Science is NOT done by consensus...
A nice article in the Financial Times...
Numbers are critical to democracy, but science is not a democracy. If an evangelical Christian converted all members of the Royal Society to creationism, that neither would nor should affect my belief in evolution. Most scientists know no more about climate change, HIV/Aids or the measles, mumps and rubella (MMR) vaccine than do most lawyers, philosophers or economists, and it is not obvious who is better equipped to assess conflicting claims on these issues. Science is a matter of evidence, not what a majority of scientists think.
It is easy to see why the president of the Royal Society might want to elide that distinction, but in doing so he turns the organisation from a learned society into a trade union. Peer review is a valuable part of the apparatus of scholarship, but carries a danger of establishing self-referential clubs that promote each other’s work.
Statements about the world derive their value from the facts and arguments that support them, not from the status and qualifications of the people who assert them. Evidence versus authority was the issue on which Galileo challenged the church. The modern world exists because Galileo won.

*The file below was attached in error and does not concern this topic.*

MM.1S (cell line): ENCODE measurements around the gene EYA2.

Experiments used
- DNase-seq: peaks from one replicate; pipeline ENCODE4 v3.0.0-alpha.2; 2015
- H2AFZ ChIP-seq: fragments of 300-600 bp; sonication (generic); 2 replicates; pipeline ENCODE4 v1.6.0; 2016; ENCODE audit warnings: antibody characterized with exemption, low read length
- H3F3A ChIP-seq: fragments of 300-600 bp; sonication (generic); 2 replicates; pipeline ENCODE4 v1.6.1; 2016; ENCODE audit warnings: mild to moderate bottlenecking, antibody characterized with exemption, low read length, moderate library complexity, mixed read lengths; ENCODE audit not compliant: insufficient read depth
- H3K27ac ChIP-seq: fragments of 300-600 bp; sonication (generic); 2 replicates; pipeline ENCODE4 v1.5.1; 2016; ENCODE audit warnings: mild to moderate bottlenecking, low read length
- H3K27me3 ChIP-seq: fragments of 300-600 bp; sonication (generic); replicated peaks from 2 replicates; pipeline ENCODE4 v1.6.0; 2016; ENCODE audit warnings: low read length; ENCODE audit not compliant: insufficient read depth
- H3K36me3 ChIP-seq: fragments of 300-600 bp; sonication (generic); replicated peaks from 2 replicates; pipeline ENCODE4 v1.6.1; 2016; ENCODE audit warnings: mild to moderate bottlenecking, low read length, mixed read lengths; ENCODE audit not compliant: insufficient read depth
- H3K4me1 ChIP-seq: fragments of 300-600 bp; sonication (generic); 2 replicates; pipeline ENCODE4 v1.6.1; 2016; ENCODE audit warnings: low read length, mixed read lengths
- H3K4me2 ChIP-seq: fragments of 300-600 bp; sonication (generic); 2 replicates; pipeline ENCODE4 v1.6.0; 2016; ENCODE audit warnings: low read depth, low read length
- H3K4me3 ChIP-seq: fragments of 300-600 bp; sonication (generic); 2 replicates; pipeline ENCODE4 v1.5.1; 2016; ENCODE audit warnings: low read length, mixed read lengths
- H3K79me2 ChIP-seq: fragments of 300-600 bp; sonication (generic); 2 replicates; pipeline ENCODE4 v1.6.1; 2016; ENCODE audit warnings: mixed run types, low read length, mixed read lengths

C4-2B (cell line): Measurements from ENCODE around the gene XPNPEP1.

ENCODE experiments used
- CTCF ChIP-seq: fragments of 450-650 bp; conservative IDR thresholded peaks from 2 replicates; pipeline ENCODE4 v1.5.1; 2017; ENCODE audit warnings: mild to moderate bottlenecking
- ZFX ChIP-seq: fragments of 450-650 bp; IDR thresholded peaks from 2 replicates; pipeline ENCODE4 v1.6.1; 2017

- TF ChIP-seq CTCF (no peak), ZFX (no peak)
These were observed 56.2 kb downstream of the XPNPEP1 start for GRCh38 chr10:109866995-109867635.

But to use the achievements of science to assert the authority of scientists undermines that very process of science. When consumers believe that genetically modified foods are unsafe, mothers intuit that their children’s autism is caused by the MMR vaccine and politicians assert that HIV/Aids is a first world conspiracy, the answer that the scientific consensus is otherwise does not convince – nor should it. Such claims are mistaken because there is no evidence for them, not because scientists take a different view: scientists should influence policy by explaining facts and arguments, not by parading their doctorates.
The notion of a monolithic “science”, meaning what scientists say, is pernicious and the notion of “scientific consensus” actively so. The route to knowledge is transparency in disagreement and openness in debate. The route to truth is the pluralist expression of conflicting views in which, often not as quickly as we might like, good ideas drive out bad. There is no room in this process for any notion of “scientific consensus”.